These positive, proactive beliefs relate to some of the most successful functional products, which generally reflects the positive orientation toward wellness and quality of life that todays consumers seek. For example, Dannons Activia yogurt with active cultures reflects a proactive mindset among consumers seeking better digestion and what they believe can be increased vitality. The Hartman Groups 2011 Health and Wellness Deep Dive report found consumers differ in terms of their position within the World of Wellness when it comes to products and brands they view as the best" in health and wellness foods and beverages. Consider, for core" wellness consumers (those most involved in wellness lifestyles, 13 percent of the population), so-called functional" product benefits sought include the perceived ability to cleanse and detoxify," as well as criteria based on freshness, taste, nutrition and preventive characteristics. Emotionally, core wellness consumers seek product benefits that relax, satisfy, renew and offer indulgence, which cue to simplicity, authenticity and sustainable sourcing. Conversely, those consumers least involved in wellness lifestyles (periphery" wellness consumers, 25 percent of the population) are much more likely to seek pragmatic functional benefits like hydration, satiation and replenishment, and are more likely to respond to product positioning relating to taste, value and less" sugar, fat and sodium.
Food and Quality of Life
Hartman Group research shows consumers view fresh, real and clean" food as the foundation for health and wellness lifestyles. They believe a fresh, real and clean diet is the first step to treat and prevent disease, support vitality and ensure mental energy. Such a belief in food as the foundation of wellness has implications for functional food and beverage marketers because, in a sense, consumers view real food as functional." However, consumers are mainly focused on gaining inherent nutrition from a variety of whole foods.
Functionality of food is usually connected to overall well-being rather than targeted, acute health conditions. Consumers, especially those most active in wellness, seek positive nutrition in food and have the knowledge to connect foods to positive health benefits. Yet, once its too late," food becomes relegated as a secondary wellness tool. The too late" threshold and the use of ancillary tools (prescription drugs, dietary supplements, etc.) are likely to vary by consumers orientations to wellness. However, food is still considered essential to treating issues long term, even for conditions that are viewed as best treated with other wellness tools such as over the counter (OTC) drugs, prescriptions, health treatments, etc.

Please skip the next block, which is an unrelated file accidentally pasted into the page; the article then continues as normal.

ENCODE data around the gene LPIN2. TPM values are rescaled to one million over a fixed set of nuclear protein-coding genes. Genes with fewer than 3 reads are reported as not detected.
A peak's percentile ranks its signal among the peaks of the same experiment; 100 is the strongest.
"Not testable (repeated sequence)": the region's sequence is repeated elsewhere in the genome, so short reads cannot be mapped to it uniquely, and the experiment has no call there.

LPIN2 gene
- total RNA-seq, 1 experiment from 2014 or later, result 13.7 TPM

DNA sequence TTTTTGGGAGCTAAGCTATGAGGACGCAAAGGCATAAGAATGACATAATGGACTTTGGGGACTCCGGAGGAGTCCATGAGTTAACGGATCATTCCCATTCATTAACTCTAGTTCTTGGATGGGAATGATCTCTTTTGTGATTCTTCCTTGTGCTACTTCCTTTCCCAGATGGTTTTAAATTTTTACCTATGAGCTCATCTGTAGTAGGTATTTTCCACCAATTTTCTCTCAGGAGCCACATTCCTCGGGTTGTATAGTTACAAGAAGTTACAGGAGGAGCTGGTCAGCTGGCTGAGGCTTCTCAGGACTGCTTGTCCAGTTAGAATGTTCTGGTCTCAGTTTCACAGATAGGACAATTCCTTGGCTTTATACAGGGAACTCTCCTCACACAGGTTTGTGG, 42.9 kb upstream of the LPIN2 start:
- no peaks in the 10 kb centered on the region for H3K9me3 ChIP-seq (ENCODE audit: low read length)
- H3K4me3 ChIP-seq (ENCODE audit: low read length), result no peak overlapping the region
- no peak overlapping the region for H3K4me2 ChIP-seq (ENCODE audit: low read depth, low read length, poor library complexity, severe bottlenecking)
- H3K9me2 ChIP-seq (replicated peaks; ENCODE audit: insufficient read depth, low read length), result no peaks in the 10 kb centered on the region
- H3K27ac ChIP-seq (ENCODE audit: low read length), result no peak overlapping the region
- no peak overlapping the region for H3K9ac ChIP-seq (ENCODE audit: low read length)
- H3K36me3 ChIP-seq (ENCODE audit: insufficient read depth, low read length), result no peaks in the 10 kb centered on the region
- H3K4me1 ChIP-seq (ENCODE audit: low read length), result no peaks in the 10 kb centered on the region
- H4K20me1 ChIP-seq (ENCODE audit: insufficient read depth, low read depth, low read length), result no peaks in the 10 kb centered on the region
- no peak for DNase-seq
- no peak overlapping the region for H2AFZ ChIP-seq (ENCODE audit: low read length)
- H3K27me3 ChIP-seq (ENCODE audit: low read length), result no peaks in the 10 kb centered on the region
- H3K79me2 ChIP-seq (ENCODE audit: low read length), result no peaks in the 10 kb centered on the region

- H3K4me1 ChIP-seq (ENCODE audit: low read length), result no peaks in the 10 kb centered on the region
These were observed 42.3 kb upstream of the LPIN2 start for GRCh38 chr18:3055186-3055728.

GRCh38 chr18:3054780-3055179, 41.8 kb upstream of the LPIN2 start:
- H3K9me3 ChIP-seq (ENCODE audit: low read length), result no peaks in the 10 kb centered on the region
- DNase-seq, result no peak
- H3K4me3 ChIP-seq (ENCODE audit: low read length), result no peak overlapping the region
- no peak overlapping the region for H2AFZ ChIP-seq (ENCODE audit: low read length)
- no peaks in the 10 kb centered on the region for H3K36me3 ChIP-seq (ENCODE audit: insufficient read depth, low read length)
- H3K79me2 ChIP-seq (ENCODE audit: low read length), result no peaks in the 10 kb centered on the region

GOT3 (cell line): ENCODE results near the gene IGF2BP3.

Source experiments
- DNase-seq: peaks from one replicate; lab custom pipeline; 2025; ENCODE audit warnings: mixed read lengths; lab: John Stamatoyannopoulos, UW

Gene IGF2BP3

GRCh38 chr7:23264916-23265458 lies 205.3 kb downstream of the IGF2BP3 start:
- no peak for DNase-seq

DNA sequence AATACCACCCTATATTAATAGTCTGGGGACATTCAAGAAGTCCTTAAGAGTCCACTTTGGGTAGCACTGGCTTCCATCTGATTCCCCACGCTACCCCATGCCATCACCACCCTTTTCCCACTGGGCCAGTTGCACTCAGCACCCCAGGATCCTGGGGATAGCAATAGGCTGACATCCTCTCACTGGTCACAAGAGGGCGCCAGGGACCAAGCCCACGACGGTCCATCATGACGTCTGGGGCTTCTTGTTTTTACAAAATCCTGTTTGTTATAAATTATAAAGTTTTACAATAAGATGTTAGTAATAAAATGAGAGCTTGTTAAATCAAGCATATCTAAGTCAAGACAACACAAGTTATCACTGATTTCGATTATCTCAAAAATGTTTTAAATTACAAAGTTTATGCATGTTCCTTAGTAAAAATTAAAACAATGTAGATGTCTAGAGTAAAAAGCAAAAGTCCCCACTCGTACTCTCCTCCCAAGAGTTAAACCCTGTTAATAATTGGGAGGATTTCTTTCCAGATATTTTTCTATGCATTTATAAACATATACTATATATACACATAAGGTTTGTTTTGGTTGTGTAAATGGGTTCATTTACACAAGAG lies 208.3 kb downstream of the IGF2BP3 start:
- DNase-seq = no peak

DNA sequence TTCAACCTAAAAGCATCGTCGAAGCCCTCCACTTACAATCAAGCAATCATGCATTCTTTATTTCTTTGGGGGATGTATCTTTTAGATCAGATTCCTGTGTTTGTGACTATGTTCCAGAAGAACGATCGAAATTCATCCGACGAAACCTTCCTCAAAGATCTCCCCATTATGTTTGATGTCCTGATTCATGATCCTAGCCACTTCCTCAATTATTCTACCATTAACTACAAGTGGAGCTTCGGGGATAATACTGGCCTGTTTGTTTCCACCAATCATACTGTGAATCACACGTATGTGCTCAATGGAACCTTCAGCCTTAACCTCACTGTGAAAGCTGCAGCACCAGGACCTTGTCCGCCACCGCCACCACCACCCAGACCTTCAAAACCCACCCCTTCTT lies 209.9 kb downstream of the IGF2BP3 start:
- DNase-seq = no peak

Consumer perceptions of the best" health and wellness foods and beverages show a gathering separation between products (and even categories) that might be seen as inherently functional and those functional products formulated and enhanced by manufacturers. While shelf-stable fortified drinks, snacks and related foods and beverages are succeeding with a broad spectrum of wellness consumers, the most successful functional brands going forward will need to be developed with an understanding of what type" of wellness consumer they are marketing to (core, mid-level or periphery) and what kinds of benefits such consumers are seeking.
As president and COO, Laurie Demeritt provides strategic and operational leadership for The Hartman Groups research and consulting teams. Demeritt and The Hartman Group analysts are recognized for their unique ability to blend primary qualitative, quantitative and trends research to help clients develop successful marketing strategies by understanding the subtle complexities of how consumers live, shop and use products and how to apply that understanding in ways that lead to purchase.